- 3 mins read
As business owners you are under constant pressure: pressure to maintain and grow your business, pressure to produce sufficient income to sustain yourself, pressure to look after your work force, pressure to look after your family - the list goes on. Trying to juggle all these day to day issues will leave little time to address future concerns. However, it is these “what if” scenarios that probably provide the most sleepless nights.
Many business owners will have considered the effect that their death would have on their business and, hopefully, taken steps to address these, such as having key man insurance in place, relevant provisions in your Will and shareholder agreements to cover the ownership of company shares. However, have you thought about what would happen if you were unexpectedly unable to continue to run your own business during your lifetime?
Sadly there are many different circumstances in which mental incapacity can occur, whether this is gradually, such as early onset dementia, or suddenly, such as a stroke. Given these circumstances it is important to ask the question, can your business still function without you in the long or short term?
There are simple things that can be addressed for the day to day functions, such as ensuring you are not the only signatory on the business bank account or allowing someone else to have the authority to ensure salaries are paid each month. However, what about larger decisions? Can a resolution be passed without your vote?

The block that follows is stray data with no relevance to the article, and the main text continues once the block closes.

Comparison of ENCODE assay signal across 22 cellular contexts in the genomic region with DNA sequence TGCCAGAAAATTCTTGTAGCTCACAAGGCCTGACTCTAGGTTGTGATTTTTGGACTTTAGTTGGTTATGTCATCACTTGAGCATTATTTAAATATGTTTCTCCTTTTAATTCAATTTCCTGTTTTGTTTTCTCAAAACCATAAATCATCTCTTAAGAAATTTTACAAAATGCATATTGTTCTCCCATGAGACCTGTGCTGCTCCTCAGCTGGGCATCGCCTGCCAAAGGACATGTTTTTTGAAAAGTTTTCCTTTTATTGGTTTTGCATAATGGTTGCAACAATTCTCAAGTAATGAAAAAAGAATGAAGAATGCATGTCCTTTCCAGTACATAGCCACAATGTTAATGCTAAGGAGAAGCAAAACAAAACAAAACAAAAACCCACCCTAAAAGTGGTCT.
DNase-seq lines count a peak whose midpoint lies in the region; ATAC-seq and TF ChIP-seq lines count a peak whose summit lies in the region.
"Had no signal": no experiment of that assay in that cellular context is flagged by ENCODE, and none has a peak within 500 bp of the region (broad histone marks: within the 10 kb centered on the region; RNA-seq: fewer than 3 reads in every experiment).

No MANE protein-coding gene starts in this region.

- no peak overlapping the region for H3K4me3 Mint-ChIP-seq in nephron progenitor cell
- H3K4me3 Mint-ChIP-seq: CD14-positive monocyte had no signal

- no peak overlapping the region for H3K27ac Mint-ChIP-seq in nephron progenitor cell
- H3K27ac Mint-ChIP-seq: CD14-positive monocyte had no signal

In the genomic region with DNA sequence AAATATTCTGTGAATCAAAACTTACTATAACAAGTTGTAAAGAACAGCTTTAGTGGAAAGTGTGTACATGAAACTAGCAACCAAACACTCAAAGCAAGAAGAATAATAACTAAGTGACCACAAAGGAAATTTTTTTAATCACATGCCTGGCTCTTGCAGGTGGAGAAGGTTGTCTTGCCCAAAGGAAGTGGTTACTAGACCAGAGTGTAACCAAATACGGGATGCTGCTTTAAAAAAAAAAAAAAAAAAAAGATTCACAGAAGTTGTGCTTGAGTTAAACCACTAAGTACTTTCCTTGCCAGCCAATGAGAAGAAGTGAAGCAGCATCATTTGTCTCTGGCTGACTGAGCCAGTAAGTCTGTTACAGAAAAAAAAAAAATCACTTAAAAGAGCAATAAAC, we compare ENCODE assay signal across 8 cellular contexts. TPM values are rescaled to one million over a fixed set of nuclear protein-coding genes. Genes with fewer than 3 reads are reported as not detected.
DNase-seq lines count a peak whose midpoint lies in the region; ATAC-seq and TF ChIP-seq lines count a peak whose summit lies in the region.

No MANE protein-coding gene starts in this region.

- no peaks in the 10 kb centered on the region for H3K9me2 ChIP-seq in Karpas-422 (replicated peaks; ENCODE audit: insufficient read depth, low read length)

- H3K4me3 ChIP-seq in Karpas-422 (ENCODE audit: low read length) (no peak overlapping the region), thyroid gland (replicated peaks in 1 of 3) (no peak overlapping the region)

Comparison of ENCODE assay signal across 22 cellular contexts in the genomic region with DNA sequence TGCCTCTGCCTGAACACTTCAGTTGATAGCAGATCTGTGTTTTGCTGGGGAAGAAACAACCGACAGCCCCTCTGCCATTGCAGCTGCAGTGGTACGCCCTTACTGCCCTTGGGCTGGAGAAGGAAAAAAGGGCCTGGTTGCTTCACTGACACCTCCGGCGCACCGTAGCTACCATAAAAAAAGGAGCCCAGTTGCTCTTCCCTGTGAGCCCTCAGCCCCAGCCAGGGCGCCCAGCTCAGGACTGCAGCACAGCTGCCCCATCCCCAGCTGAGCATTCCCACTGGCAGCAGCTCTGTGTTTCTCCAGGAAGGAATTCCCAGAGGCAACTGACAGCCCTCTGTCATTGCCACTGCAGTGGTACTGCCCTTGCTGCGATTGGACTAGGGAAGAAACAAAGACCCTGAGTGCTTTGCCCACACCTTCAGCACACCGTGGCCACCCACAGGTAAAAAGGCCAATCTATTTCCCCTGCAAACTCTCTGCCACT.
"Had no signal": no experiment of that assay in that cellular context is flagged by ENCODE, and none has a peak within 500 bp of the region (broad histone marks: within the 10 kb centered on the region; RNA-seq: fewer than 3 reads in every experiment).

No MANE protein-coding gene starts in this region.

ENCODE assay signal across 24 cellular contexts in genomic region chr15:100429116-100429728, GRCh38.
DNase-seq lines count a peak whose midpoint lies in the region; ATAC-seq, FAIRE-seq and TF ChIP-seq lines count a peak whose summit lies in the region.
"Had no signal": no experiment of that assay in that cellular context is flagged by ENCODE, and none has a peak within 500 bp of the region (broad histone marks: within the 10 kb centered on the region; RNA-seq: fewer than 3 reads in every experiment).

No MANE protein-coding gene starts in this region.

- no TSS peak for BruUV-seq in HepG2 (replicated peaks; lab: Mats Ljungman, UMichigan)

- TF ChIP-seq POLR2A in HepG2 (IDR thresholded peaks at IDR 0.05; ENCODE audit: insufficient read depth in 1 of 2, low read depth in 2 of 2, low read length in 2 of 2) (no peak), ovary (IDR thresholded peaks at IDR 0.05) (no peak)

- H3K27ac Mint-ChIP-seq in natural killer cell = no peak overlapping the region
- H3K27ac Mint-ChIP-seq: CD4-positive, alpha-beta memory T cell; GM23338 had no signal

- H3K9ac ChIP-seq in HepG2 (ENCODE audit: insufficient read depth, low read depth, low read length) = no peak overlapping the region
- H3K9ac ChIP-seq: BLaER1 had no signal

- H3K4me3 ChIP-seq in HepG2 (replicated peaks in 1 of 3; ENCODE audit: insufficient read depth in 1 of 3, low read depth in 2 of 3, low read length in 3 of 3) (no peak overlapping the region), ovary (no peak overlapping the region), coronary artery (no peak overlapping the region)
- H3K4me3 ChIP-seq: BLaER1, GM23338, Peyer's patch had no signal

You may well have considered putting a Lasting Power of Attorney (LPA) in place to deal with your personal affairs. A Property and Financial LPA is commonly put in place by individuals, as this allows your chosen attorneys to deal with all financial aspects of your life both while you have capacity or if you lack capacity. This enables the LPA to be used if you are mentally or physically incapacitated.
However you may be unaware that unless the LPA is expressly limited, a traditional Property and Financial LPA will also allow your chosen attorneys to deal with your business interests, access your company bank account if you are a signatory, exercise any rights to vote under your shareholding and so on.
You will often appoint trusted family members in the role of your attorney - your spouse and/or your adult children. However, these individuals may not be the most appropriate people to take over your role in your business. For example, would you be comfortable if your business partner’s children had a say in how your business was run, or vice versa?
It is important to be aware that you can prepare more than one Property and Financial LPA: one to deal with your personal finances and one to deal with your business interests. This enables you to appoint attorneys, perhaps in agreement with your business partners, who have the relevant knowledge and expertise to deal with these aspects for the benefit of your firm. The authority under the LPA can be tailored, to a certain extent, to suit your personal needs. This could be to limit the use to just exercising your voting rights, through to giving your attorneys complete authority to act as if they were you within the business.
From the overall UK business population, 60% of businesses are sole proprietorships, 8% ordinary partnerships and 32% limited liability companies with a combined annual turnover of £1.8 trillion. Your business is an important part of this community so it is essential to plan for the future to protect it. Your time is precious, but to ensure you have a say in preserving your business in your absence, succession planning should not be put off.
If you would like to discuss any of the points raised in this article please speak with Sarah.
 Department for Business, Innovation & Skills 2016